Ala. cuts a third of its food, hotel workers in 2 weeks

Orange Beach, photo courtesy Alabama Department of Tourism
Orange Beach, photo courtesy Alabama Department of Tourism
Updated: Apr. 9, 2020 at 5:20 PM CDT
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MONTGOMERY, Ala. (WSFA) - Tourism in Alabama is usually booming during this time of year as spring break wraps up and summer plans begin to sizzle.

Tourism is fun, but it’s also a big business. In 2019, the industry pulled in 29 million visitors and $18 billion. It was on pace to top those numbers in 2020. Then COVID-19 happened.

It’s usually a time for the Alabama Department of Tourism to tout white, sandy beaches and watch as crowds pile up. But the only thing the department is watching pile up at this point is an astounding number of jobless claims.

The pandemic has rapidly decimated the state’s tourism work force as people have been ordered to stay home and social distance. That means no visitors, no trips, no spending, and for thousands of workers, no jobs.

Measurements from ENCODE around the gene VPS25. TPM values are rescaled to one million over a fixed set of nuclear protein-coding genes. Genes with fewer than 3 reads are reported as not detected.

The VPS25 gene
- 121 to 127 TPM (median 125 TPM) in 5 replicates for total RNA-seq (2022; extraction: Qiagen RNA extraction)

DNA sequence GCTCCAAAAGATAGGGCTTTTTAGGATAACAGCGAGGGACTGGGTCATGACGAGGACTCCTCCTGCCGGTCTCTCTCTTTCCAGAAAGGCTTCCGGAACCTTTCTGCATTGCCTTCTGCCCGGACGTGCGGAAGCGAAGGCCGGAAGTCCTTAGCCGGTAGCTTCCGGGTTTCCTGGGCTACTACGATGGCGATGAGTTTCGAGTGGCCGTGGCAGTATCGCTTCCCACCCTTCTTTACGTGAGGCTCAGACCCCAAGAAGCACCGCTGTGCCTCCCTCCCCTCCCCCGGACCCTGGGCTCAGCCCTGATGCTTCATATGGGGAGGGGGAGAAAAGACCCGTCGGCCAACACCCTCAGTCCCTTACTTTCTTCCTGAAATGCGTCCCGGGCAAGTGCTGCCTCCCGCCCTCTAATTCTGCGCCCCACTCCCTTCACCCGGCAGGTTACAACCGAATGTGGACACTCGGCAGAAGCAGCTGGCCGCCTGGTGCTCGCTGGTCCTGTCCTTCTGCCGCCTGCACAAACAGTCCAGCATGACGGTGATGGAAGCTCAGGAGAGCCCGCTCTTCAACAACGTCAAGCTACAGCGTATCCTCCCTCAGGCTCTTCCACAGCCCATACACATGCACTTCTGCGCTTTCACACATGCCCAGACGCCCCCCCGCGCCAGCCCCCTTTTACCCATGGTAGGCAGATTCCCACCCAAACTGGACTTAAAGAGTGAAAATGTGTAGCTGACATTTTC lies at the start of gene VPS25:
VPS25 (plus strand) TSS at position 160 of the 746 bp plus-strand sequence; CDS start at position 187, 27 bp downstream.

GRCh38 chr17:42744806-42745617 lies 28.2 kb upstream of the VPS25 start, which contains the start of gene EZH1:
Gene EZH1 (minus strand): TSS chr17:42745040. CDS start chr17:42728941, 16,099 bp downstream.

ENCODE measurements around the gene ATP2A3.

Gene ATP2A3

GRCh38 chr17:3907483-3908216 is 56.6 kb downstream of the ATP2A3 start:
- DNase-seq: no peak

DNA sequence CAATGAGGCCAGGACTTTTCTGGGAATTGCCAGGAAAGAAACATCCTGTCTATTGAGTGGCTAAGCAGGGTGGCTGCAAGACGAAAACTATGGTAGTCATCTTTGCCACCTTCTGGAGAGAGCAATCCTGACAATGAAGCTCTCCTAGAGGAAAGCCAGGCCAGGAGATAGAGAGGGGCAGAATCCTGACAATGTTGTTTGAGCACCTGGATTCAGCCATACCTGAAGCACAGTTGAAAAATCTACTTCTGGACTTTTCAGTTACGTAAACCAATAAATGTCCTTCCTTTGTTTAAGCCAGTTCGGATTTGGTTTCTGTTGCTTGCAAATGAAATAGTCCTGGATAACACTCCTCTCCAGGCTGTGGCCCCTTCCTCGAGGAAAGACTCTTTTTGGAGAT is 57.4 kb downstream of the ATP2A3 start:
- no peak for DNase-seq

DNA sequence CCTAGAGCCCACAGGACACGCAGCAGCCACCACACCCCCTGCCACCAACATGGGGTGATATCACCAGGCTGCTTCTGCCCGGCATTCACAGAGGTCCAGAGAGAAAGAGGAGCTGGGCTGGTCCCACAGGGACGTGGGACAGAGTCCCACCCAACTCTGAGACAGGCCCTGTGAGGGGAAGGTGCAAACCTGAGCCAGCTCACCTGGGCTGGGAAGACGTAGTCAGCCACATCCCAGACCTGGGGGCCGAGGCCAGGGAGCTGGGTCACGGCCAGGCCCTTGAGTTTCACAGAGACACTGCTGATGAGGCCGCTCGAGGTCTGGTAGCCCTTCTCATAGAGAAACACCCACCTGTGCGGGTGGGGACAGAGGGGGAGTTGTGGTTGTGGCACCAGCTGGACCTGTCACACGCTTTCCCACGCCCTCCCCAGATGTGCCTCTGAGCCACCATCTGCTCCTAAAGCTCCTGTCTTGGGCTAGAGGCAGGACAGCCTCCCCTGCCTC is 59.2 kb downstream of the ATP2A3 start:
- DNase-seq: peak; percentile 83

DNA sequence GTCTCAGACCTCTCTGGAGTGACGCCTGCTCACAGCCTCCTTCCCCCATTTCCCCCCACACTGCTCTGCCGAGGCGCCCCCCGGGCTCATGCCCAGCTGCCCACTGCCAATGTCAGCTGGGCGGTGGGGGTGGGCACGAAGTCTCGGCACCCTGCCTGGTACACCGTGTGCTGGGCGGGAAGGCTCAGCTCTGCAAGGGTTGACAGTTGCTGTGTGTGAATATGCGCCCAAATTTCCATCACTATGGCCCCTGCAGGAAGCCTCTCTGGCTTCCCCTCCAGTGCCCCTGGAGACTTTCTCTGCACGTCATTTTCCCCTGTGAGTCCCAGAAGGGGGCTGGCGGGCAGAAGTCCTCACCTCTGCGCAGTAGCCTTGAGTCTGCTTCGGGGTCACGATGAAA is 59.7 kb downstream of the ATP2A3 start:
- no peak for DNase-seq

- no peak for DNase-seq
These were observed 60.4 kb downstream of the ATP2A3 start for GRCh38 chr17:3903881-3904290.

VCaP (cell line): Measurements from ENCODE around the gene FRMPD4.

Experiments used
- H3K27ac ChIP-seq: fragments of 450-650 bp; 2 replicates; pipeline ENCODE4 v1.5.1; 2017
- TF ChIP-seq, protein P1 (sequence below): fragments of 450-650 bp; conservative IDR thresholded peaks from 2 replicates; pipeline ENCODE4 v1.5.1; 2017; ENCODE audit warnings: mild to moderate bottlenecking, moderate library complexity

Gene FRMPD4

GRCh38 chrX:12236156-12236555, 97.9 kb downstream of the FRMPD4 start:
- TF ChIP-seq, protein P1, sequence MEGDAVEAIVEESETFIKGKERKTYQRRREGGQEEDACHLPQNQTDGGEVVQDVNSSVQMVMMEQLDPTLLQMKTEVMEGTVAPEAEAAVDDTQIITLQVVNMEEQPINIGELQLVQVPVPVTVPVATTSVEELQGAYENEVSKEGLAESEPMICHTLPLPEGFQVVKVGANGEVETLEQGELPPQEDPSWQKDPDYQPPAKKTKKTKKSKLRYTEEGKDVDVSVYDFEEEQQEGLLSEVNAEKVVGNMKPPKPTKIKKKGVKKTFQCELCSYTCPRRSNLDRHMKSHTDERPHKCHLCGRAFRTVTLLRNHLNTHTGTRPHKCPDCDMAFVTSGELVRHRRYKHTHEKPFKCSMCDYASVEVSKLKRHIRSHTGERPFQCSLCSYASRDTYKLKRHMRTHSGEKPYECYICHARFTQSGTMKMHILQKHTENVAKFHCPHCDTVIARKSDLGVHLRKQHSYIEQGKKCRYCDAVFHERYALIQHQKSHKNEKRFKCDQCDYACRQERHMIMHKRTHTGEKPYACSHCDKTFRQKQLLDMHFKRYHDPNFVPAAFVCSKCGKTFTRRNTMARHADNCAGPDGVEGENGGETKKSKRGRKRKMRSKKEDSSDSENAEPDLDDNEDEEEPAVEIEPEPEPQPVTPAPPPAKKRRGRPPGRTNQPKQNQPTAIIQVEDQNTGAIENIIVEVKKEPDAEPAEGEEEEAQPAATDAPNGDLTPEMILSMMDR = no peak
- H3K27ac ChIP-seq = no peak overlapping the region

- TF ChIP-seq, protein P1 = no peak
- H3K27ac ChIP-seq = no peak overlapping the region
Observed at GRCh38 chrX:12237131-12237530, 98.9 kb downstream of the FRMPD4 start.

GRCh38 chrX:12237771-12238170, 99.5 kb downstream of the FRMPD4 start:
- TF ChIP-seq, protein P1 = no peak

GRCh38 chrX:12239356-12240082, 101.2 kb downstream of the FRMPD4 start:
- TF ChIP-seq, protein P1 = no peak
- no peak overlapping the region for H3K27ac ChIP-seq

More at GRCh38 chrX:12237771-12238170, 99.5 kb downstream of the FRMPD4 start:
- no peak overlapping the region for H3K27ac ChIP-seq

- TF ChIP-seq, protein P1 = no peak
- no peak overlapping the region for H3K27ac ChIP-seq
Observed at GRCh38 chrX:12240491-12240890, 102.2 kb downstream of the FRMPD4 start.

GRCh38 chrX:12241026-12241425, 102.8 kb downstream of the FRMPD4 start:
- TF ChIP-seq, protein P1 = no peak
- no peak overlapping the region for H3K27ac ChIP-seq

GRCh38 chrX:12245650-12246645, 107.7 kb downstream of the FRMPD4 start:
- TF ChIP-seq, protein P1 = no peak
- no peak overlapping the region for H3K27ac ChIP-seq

How bad is it? Alabama Tourism Director Lee Sentell says a third of the state’s food and hotel employees have seen their jobs vanish in the last two weeks. That’s more than 30,000 workers.

Last year 75,000 people worked in the food service industry and another 30,000 were employed in operating the state’s 75,000 hotel rooms, the tourism department said. They earned $2 billion in wages.

Now, they’re being thrown onto the state’s unemployment rolls in record time. And it could get worse.

The Alabama Restaurant & Hospitality Association recently estimated a quarter of a million of the state’s hotel and restaurant workers could be laid off.

And it’s not just those empty white, sandy beaches causing tourism dollars to dry up. Museums and other attractions that draw crowds and help create indirect jobs for the industry are also being impacted. Nearly 210,000 jobs depended on the hospitality industry last year, generating nearly $6 billion in wages.

Some restaurants have tried to adjust to the pandemic, switching to take-out orders to keep their doors open. But Sentell says the income is “only a fraction of what is normal.”

Still, the tourism head agrees with Gov. Kay Ivey’s recent state-at-home order that’s aimed at limited the illness’s spread, telling people to "stay home and not congregate at restaurants or any place else.”

Sentell sees relief on the horizon, though, predicting Americans will quickly get back to traveling when the pandemic is brought under control.

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